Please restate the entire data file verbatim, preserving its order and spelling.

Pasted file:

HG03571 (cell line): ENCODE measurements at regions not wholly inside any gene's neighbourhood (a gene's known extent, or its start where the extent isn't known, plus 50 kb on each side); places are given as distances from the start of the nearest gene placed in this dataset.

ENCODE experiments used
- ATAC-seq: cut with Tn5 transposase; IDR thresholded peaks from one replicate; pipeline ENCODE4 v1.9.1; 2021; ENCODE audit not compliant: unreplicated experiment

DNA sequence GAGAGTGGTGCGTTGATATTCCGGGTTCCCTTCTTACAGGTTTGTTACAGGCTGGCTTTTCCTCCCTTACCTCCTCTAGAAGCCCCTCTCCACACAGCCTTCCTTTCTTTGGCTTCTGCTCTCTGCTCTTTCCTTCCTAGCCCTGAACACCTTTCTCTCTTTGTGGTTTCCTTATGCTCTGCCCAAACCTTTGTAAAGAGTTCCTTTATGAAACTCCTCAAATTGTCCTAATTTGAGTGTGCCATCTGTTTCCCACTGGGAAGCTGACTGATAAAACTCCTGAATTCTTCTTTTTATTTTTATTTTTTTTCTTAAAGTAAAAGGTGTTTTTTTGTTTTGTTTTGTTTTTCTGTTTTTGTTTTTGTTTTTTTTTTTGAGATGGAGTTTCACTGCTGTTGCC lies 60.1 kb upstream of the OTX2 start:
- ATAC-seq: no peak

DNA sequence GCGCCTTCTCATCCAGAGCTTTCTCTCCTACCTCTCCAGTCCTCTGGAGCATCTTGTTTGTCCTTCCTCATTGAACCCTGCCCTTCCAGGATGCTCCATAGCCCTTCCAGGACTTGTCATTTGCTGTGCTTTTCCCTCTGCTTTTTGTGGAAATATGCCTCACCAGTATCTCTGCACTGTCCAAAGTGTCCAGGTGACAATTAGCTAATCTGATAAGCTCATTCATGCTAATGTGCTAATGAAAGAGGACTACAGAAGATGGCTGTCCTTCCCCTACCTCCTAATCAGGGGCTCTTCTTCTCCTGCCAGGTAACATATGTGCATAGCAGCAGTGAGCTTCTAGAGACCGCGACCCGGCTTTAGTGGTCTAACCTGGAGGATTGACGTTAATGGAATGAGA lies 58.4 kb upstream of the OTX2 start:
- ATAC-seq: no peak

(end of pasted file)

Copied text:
HG03571 (cell line): ENCODE measurements at regions not wholly inside any gene's neighbourhood (a gene's known extent, or its start where the extent isn't known, plus 50 kb on each side); places are given as distances from the start of the nearest gene placed in this dataset.

ENCODE experiments used
- ATAC-seq: cut with Tn5 transposase; IDR thresholded peaks from one replicate; pipeline ENCODE4 v1.9.1; 2021; ENCODE audit not compliant: unreplicated experiment

DNA sequence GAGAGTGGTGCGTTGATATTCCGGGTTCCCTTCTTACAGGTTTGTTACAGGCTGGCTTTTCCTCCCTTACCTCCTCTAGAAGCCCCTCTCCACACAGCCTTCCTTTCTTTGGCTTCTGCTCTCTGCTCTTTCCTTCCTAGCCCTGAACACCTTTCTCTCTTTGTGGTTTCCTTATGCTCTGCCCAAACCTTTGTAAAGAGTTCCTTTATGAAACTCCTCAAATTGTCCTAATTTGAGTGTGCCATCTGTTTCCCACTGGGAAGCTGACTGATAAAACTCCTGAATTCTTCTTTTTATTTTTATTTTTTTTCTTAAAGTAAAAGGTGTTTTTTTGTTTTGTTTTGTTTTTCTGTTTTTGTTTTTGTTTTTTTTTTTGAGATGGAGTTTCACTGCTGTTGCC lies 60.1 kb upstream of the OTX2 start:
- ATAC-seq: no peak

DNA sequence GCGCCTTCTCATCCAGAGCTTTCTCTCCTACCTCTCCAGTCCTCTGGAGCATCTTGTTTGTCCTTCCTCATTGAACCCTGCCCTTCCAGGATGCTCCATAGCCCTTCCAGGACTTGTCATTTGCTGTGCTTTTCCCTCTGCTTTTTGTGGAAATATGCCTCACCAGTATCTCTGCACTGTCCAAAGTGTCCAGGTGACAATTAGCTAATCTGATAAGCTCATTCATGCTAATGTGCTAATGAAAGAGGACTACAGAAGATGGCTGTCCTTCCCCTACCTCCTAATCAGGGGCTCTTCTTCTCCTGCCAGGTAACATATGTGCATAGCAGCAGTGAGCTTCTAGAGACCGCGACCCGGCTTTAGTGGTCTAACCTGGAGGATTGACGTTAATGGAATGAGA lies 58.4 kb upstream of the OTX2 start:
- ATAC-seq: no peak